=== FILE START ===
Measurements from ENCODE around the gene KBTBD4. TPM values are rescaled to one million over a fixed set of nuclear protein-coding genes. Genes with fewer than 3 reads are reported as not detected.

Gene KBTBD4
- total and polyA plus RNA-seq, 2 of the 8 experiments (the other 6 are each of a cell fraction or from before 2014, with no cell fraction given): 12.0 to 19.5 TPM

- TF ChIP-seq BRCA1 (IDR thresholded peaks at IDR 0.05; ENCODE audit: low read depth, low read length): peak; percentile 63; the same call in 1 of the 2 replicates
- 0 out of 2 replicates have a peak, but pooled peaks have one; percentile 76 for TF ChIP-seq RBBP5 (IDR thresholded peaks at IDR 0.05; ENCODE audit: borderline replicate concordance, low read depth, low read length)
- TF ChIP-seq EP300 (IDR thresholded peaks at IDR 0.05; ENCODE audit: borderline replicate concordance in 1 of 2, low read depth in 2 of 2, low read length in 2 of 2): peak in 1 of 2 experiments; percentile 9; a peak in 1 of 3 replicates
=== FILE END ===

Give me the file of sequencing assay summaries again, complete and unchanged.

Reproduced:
Measurements from ENCODE around the gene KBTBD4. TPM values are rescaled to one million over a fixed set of nuclear protein-coding genes. Genes with fewer than 3 reads are reported as not detected.

Gene KBTBD4
- total and polyA plus RNA-seq, 2 of the 8 experiments (the other 6 are each of a cell fraction or from before 2014, with no cell fraction given): 12.0 to 19.5 TPM

- TF ChIP-seq BRCA1 (IDR thresholded peaks at IDR 0.05; ENCODE audit: low read depth, low read length): peak; percentile 63; the same call in 1 of the 2 replicates
- 0 out of 2 replicates have a peak, but pooled peaks have one; percentile 76 for TF ChIP-seq RBBP5 (IDR thresholded peaks at IDR 0.05; ENCODE audit: borderline replicate concordance, low read depth, low read length)
- TF ChIP-seq EP300 (IDR thresholded peaks at IDR 0.05; ENCODE audit: borderline replicate concordance in 1 of 2, low read depth in 2 of 2, low read length in 2 of 2): peak in 1 of 2 experiments; percentile 9; a peak in 1 of 3 replicates